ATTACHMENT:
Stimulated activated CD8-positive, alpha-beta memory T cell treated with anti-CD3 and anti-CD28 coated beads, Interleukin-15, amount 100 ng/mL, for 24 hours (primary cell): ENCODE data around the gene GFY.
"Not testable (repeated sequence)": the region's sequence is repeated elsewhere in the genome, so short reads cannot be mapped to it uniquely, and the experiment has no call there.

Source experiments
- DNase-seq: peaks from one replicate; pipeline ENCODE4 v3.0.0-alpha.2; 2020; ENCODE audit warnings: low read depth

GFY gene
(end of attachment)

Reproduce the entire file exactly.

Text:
Stimulated activated CD8-positive, alpha-beta memory T cell treated with anti-CD3 and anti-CD28 coated beads, Interleukin-15, amount 100 ng/mL, for 24 hours (primary cell): ENCODE data around the gene GFY.
"Not testable (repeated sequence)": the region's sequence is repeated elsewhere in the genome, so short reads cannot be mapped to it uniquely, and the experiment has no call there.

Source experiments
- DNase-seq: peaks from one replicate; pipeline ENCODE4 v3.0.0-alpha.2; 2020; ENCODE audit warnings: low read depth

GFY gene